Miss Tulip Stays the Night
Directed byLeslie Arliss
Written byJohn O. Douglas
Jack Hulbert
Bill Luckwell
Based onplay by Nan Marriott-Watson
Produced byJohn O. Douglas
Bill Luckwell
Derek Winn
StarringDiana Dors
Patrick Holt
Jack Hulbert
Cicely Courtneidge
CinematographyKenneth Talbot
Edited bySam Simmonds
Distributed byAdelphi Films Ltd. (UK)
Release date
July 1955 (UK)
Running time
68 minutes
CountryUnited Kingdom

Miss Tulip Stays the Night is a 1955 British comedy crime film directed by Leslie Arliss and starring Diana Dors, Patrick Holt, Jack Hulbert and Cicely Courtneidge.[2] The screenplay concerns a crime writer and his wife who stay at a country house, where a mysterious corpse appears.

It was also known as Dead by Morning. It was the last major feature film from director Leslie Arliss.[3]


A novelist (Patrick Holt) and his wife (Diana Dors) are sleeping peacefully in their new cottage when a mysterious older lady (Cicely Courtneidge) arrives, apparently stranded in a storm. She hands the writer her gun and some jewellery for safe-keeping, and asks for a bed for the night. Unfortunately, someone shoots her during the night and the author is accused of the crime. He is forced to turn detective to defend himself.



The script was based on radio play by Nan Marriott-Watson. This had been performed on Australian radio in 1948.[4][5]

Ron Randell was reportedly offered the lead.[6]

Hulbert and Courtnidge's casting was announced in August 1954.[7] It was the first time they had made a film together since 1939. It was the first film made by a company formed by ex-publicity officer William Luckwell and D Winn. Producer John Douglas did sound on early Hulbert films and director Leslie Arliss had written scripts for Courtidge and Hulbert. It was shot at the studio at Walton on Thames.[1] Filming took place in July 1954. Dors' fee was £1,500.[8][9]

Critical reception

The Monthly Film Bulletin called it "a remarkably poor piece of craftsmanship in almost every sense."[10]

The Manchester Guardian said "the stupendous silliness of its plot and dialogue gives a certain wild period charm" to the movie.[11]

TV Guide called the film "badly done on all counts";[12] whereas The Digital Fix wrote, "Miss Tulip manages to combine comedy and murder with efficient ease".[13]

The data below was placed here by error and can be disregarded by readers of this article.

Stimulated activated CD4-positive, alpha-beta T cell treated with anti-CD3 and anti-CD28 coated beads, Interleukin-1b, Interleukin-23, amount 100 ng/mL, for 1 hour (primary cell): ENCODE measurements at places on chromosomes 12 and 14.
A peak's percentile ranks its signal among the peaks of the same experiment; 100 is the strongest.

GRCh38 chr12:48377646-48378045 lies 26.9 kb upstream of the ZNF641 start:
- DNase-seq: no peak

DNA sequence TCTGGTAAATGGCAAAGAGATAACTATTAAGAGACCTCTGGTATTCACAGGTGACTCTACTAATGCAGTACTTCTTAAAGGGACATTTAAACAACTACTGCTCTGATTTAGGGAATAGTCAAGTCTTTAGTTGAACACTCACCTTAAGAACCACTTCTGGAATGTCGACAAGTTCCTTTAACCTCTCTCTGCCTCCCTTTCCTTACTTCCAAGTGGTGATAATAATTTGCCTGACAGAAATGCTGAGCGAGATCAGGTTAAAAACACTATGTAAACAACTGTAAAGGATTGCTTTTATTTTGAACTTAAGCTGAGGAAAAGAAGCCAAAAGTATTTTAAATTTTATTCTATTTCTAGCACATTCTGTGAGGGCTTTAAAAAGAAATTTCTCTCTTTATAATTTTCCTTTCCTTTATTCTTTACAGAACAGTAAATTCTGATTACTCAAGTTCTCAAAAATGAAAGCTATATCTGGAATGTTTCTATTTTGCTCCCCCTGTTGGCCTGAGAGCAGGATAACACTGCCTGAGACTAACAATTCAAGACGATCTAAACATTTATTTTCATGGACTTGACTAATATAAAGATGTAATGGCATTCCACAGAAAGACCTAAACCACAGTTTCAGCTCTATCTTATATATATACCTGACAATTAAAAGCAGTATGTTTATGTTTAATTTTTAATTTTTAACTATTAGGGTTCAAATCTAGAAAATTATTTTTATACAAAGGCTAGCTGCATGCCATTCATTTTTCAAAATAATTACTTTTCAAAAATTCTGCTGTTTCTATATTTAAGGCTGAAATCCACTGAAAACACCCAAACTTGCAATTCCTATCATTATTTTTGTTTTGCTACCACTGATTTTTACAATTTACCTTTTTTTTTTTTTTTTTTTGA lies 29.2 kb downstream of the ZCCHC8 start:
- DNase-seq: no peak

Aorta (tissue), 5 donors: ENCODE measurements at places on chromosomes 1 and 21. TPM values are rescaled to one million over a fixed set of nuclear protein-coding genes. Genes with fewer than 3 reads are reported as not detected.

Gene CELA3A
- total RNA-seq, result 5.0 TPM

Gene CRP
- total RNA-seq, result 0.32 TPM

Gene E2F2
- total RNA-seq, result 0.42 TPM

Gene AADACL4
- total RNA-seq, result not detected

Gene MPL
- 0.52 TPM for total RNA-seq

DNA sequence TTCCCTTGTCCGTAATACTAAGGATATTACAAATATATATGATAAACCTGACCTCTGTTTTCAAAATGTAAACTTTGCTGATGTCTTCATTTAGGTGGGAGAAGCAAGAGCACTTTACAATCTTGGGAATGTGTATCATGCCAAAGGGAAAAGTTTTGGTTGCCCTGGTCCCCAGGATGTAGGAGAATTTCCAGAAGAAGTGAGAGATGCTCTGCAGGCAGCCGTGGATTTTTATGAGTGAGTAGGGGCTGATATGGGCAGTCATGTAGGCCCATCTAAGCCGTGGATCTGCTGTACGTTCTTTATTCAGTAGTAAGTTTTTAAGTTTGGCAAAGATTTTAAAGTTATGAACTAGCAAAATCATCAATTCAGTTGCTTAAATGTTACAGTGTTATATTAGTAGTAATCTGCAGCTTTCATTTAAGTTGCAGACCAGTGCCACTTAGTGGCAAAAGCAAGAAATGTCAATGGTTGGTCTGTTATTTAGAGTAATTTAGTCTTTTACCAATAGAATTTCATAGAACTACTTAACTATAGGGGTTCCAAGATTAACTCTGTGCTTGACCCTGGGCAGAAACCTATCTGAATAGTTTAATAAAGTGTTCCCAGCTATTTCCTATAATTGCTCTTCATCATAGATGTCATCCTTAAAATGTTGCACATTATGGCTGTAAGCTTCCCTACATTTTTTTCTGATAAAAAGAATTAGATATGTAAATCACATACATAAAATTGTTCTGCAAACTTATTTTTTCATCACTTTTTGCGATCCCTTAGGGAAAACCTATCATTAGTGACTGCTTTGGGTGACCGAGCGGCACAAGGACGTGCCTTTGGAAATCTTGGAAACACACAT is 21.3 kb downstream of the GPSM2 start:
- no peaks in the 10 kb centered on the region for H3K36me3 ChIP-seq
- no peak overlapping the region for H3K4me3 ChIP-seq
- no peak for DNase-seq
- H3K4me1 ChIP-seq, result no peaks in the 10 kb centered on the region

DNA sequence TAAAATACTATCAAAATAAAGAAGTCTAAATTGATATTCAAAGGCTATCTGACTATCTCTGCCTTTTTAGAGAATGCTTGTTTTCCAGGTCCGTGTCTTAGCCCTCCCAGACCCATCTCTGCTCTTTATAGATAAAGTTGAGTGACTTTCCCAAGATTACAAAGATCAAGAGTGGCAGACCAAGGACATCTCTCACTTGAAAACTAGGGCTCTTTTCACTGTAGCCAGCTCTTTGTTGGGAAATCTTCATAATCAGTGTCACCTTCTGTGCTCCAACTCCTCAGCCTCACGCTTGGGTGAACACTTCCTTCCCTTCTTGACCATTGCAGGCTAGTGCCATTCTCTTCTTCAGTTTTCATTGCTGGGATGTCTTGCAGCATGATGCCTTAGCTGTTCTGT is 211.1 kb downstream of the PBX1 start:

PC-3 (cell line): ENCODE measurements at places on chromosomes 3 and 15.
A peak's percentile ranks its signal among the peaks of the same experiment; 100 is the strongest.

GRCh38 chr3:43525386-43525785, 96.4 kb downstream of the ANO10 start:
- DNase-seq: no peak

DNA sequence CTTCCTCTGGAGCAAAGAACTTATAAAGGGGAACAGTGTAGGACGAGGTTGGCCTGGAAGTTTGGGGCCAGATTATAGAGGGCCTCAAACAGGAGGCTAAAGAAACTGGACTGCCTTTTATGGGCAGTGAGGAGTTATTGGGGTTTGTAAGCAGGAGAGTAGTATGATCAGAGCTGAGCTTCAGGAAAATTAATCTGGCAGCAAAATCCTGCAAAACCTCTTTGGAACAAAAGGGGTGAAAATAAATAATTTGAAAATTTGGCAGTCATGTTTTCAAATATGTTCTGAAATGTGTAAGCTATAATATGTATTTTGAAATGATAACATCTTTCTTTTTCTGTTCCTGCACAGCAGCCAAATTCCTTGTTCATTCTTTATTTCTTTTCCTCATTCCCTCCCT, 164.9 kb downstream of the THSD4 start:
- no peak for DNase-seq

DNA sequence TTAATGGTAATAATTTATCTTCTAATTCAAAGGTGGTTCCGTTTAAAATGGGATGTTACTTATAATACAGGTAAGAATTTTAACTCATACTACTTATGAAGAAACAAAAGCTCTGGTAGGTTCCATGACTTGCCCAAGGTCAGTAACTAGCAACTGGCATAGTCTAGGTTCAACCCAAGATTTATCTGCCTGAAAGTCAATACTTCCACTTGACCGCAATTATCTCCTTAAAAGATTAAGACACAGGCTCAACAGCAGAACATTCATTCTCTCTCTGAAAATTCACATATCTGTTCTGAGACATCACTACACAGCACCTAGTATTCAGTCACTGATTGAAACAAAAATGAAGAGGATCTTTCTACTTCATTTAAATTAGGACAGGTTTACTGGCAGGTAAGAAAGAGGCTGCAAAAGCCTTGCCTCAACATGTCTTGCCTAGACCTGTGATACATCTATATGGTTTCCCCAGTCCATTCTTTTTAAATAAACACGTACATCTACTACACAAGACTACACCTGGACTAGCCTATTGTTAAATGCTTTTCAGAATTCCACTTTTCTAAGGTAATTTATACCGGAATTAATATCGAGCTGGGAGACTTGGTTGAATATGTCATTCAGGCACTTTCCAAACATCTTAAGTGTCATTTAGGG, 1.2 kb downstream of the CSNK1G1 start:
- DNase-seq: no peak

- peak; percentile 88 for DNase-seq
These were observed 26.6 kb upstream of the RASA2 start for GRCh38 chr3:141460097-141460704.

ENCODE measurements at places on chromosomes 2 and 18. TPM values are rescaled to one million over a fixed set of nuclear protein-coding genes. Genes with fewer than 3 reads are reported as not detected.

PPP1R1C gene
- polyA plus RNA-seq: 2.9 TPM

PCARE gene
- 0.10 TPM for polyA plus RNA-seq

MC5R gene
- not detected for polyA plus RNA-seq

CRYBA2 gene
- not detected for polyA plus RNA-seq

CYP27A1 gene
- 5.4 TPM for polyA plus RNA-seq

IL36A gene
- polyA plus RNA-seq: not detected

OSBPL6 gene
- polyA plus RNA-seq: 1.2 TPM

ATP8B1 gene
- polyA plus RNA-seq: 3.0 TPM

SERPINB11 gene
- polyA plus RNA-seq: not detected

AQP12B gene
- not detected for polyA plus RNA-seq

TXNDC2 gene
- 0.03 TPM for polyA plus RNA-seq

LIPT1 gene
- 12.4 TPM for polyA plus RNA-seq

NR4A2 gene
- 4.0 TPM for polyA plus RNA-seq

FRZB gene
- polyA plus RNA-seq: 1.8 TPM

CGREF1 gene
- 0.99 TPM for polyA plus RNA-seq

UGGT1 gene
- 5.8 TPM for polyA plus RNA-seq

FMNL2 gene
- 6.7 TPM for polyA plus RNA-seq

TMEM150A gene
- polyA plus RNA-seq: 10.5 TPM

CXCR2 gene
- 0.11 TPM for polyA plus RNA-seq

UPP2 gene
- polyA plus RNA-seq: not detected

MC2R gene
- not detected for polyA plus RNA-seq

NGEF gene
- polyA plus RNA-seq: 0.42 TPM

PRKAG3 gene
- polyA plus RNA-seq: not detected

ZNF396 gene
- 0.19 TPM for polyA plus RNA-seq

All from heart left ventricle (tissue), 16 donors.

Filmink argued the film should have focused on Dors rather than Holt.[14]


  1. ^ a b Hulberts in a light case of murder Author: Cecil Wilson Date: Wednesday, July 28, 1954 Publication: Daily Mail (London, England) p 3
  2. ^ "Miss Tulip Stays the Night". BFI. Archived from the original on 14 January 2009.
  3. ^ British Adventure Film Director Leslie Arliss Dies at Age 86: [FINAL Edition] The Washington Post 3 Jan 1988: d13.
  4. ^ "The Week in Wireless". The Age (29057). Victoria, Australia. 12 June 1948. p. 7. Retrieved 10 July 2020 – via National Library of Australia.
  5. ^ "Comedy Thriller Over 2GB". ABC Weekly. Vol. 10. 8 May 1948. p. 22.
  6. ^ "Australian Ron Randell's new movie offers". The Australian Women's Weekly. 22 (5). Australia. 30 June 1954. p. 26. Retrieved 10 July 2020 – via National Library of Australia.
  7. ^ "London". Variety. 4 August 1954. p. 62.
  8. ^ Diana Dors is sued . . . then sues back Author: By Daily Mail Reporter Date: Tuesday, Jan. 15, 1957 Publication: Daily Mail (London, England) Issue: 18892 page 5
  9. ^ Dors, Diana (1960). Swingin' Dors. World Distributors. p. 110.
  10. ^ MISS TULIP STAYS THE NIGHT Monthly Film Bulletin; London Vol. 22, Iss. 252, (Jan 1, 1955): 124.
  11. ^ FALSE EVIDENCE OF MURDER: Death Penalty Problem W. L. W. The Manchester Guardian (1901-1959); Manchester (UK) [Manchester (UK)]13 Nov 1956: 5.
  12. ^ "Miss Tulip Stays The Night". TVGuide.com.
  13. ^ "Miss Tulip Stays the Night / The Great Game". Film @ The Digital Fix.
  14. ^ Vagg, Stephen (7 September 2020). "A Tale of Two Blondes: Diana Dors and Belinda Lee". Filmink.